“A picture is worth 1000 words”
I’m sure you’ve heard the maxim a hundred times in a hundred different ways. But have you ever stopped to think of how it came to be or why it’s such a common phrase?
As part of our ongoing series, “Visual Presentations: How Visual Notes can help in the meeting room and Beyond,” I want to invite you to pause and take a look.
Its origins are hotly debated, but many sources attribute its popularization to an American man named Frederick R. Barnard, who wrote the phrase in the advertising trade journal Printers’ Ink on December 8, 1921, as a way to show the usefulness of images in ads on the sides of streetcars. Its popularity quickly grew, to the point of even being strangely conflated as an old Chinese or Japanese proverb. Even though it’s a fairly modern phrase, the idea has been around for a while – both Leonardo Da Vinci and Napolean Bonaparte said something similar. So what does this all mean?
In many studies (too many to list at this point), it’s been proven that we can capture the essence of a picture or image many times faster than the written word. What’d take an artist a matter of minutes to sketch might take a writer a whole essay to get the meaning across – and that’s powerful. A doodle can get across emotions, descriptions, even a whole story in just one look. (There are whole genres of writing whose point is to describe a painting! Just look up Ekphrastic poetry if you’re curious!) The human mind is wired to be able to process symbols quickly and efficiently, which means we can use this to our advantage during meetings.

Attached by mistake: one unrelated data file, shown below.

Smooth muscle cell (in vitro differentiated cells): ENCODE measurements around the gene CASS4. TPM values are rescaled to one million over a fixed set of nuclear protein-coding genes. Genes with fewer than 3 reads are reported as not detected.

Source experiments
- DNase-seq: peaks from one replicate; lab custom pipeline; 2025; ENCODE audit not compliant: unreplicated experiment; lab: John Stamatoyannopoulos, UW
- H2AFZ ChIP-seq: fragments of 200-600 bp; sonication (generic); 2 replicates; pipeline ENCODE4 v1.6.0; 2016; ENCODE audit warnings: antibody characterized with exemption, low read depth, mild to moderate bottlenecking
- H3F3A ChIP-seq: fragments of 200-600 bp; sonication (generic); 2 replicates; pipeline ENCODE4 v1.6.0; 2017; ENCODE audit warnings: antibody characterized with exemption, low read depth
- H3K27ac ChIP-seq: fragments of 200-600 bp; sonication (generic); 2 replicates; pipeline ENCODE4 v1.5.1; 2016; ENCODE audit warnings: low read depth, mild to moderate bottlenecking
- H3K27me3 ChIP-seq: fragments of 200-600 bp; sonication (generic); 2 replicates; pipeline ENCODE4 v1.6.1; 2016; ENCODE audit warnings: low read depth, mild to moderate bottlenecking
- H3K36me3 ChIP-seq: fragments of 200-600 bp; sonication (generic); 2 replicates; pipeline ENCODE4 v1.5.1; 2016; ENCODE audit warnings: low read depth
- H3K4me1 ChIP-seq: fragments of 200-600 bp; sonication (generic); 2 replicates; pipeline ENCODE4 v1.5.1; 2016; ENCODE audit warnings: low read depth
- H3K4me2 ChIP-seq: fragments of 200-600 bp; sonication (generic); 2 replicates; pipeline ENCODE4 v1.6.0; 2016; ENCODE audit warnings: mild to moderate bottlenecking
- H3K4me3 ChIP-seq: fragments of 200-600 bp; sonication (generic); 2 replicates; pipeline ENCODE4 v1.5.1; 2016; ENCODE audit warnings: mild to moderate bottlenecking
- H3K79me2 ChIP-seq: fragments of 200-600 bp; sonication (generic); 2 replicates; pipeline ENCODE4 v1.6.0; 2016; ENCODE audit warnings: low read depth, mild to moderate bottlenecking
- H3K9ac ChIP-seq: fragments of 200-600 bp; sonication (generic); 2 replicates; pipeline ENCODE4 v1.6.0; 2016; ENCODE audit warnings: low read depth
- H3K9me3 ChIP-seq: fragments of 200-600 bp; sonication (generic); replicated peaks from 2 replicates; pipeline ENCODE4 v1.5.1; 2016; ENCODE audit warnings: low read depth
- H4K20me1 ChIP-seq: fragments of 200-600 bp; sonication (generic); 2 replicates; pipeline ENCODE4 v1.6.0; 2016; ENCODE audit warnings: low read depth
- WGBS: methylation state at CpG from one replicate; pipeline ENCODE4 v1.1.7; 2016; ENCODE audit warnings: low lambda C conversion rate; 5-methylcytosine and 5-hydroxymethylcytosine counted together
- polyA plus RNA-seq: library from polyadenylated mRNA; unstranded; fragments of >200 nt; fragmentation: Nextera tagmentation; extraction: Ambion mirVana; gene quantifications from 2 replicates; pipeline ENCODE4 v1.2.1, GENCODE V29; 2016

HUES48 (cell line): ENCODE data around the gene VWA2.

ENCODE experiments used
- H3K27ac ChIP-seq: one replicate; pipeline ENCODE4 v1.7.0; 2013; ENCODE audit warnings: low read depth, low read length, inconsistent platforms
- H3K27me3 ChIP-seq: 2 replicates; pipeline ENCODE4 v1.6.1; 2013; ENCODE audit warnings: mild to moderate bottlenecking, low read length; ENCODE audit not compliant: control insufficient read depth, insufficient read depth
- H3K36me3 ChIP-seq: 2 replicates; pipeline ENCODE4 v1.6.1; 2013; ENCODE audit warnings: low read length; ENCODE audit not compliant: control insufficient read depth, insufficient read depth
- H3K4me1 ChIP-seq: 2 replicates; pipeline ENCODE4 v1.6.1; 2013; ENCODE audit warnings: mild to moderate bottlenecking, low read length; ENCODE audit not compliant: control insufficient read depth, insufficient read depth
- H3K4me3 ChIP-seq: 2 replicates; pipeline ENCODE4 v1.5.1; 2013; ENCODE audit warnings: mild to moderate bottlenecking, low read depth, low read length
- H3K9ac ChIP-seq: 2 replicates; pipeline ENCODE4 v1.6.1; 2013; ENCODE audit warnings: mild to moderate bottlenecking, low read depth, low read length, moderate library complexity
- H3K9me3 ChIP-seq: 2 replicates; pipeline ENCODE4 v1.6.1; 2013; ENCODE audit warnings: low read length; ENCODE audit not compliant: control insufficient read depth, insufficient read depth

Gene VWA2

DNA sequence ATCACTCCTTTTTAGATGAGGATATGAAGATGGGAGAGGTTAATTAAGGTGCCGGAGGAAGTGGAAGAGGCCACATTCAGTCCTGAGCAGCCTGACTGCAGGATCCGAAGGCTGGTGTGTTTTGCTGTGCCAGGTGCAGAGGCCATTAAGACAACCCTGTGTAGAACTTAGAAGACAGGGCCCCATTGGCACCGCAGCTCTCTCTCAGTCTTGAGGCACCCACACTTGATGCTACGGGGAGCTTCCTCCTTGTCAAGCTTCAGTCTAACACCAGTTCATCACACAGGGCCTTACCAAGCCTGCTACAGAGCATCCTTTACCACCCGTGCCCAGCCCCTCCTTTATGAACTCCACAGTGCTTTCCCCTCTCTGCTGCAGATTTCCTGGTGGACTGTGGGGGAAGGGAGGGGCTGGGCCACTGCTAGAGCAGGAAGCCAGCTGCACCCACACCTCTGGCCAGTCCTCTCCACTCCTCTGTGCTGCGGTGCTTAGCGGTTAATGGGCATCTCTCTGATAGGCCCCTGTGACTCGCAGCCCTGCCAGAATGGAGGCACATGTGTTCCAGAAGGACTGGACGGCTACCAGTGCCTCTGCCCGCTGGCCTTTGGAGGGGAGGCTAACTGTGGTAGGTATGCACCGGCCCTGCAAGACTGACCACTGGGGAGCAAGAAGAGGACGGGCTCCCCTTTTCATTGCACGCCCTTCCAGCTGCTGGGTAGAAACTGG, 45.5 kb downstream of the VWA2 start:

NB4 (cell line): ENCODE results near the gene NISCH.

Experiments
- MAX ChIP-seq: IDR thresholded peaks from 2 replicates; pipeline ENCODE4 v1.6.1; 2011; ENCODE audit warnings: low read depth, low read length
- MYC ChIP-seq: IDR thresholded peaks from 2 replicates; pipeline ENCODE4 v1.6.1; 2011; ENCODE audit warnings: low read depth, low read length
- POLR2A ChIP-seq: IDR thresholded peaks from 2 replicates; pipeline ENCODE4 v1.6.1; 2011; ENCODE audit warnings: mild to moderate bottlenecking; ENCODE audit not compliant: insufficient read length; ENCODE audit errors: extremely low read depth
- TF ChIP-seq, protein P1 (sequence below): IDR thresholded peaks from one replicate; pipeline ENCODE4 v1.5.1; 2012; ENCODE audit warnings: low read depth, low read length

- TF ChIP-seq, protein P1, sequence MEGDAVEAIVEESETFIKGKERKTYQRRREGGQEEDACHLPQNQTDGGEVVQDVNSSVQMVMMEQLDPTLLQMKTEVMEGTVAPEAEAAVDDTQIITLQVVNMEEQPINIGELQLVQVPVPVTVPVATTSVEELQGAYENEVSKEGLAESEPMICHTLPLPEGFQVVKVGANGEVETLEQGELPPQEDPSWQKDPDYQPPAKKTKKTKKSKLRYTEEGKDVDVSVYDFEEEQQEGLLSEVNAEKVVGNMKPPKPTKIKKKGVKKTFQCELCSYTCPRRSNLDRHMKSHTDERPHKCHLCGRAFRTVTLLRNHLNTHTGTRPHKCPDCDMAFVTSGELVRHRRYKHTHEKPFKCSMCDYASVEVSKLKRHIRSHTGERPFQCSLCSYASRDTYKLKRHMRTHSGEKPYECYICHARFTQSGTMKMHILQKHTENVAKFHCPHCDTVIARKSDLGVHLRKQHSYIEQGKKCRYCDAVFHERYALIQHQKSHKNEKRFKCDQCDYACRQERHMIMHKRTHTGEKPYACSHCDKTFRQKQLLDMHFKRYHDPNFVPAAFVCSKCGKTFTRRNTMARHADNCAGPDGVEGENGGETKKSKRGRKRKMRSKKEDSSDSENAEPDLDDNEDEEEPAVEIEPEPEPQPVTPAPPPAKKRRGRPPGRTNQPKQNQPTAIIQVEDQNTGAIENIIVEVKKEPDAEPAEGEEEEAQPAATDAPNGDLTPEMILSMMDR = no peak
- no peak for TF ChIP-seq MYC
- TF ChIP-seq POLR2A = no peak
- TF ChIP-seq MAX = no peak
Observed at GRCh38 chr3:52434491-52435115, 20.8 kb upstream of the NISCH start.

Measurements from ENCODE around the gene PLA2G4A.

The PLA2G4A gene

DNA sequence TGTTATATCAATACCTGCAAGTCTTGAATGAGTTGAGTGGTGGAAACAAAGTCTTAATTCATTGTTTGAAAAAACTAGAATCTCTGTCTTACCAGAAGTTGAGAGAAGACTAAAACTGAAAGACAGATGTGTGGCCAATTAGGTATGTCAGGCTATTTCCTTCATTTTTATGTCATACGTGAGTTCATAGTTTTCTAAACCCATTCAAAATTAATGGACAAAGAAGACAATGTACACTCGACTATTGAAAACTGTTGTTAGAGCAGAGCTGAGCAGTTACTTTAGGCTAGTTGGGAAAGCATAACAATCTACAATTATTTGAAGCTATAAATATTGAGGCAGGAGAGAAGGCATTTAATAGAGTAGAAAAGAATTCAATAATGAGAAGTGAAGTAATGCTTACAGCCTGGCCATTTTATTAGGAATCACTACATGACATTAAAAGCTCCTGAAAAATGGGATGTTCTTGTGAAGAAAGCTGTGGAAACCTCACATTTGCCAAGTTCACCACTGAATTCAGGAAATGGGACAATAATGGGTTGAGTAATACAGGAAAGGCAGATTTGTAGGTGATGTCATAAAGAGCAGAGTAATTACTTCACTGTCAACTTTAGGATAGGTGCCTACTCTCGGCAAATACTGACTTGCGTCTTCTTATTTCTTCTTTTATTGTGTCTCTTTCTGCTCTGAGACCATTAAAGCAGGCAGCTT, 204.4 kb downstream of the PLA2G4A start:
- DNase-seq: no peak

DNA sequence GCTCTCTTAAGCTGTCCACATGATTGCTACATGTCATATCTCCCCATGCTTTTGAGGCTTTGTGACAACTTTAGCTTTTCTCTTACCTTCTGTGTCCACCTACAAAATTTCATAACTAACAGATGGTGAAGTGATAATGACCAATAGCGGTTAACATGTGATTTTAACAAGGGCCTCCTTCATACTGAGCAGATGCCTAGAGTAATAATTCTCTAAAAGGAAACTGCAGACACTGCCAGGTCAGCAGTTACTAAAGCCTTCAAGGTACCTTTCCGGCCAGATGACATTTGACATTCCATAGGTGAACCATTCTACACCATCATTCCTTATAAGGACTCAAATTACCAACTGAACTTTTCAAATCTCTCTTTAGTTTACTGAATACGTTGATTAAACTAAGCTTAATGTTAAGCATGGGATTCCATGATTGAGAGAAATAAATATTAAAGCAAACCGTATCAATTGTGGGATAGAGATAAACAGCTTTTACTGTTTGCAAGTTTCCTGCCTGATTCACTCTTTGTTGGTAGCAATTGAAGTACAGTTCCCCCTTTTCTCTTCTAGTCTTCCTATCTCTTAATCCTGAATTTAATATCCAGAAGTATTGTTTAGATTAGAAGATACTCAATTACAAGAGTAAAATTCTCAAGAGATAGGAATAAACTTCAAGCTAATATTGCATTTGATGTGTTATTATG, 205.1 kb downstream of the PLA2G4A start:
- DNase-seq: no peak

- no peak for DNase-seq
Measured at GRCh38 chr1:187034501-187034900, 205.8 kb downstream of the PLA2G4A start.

Every manager knows one of the more frustrating parts of the job is to ensure every employee is on the same page. Whether this means keeping them focused during longer meetings or making sure they all understand what’s going on, it’s tough to keep people’s attention for long.
Cue: Visual Notes
Visual notes are a fantastic way to get people feeling more involved and focused. Instead of having to speak for 20 minutes straight, you can use visual notes to highlight the important parts of your topic. By including a visual cue to your main points, you give your employees a concrete visual symbol to tie to the abstract lexical metaphors that are words, thus making it easier to remember.
Not only that, but visual notes are a great way to break complex subjects down into easier-to-understand bits. Take the concept of diversity, for example. If you start a meeting saying “Let’s talk about diversity!”, chances are your employees are just going to stare at you like deer in oncoming traffic.
Instead, what you can do is break it down with images. Prior to the meeting, draw a picture of different people of color holding hands or different shapes all building a sand castle together, or even a bunch of people in Zoom squares smiling and laughing! (Bonus points: try to include some of your employees in there. Instant representation!)
These icons can take away some of the pressure of feeling required to participate and instead lead to some meaningful and inspiring conversations. Just like how Frederick Barnard understood images in ads can catch people’s eyes better, you can use the power of visual notes to bring your team closer together and say less while doing more!
Want to read more about how visual notes can change your way of thinking? Read our blog about using visual notes here
Still not convinced? Contact our visual notes experts for a 1-to-1 meeting on how visual notes can help you and your team.
And as always, be sure to…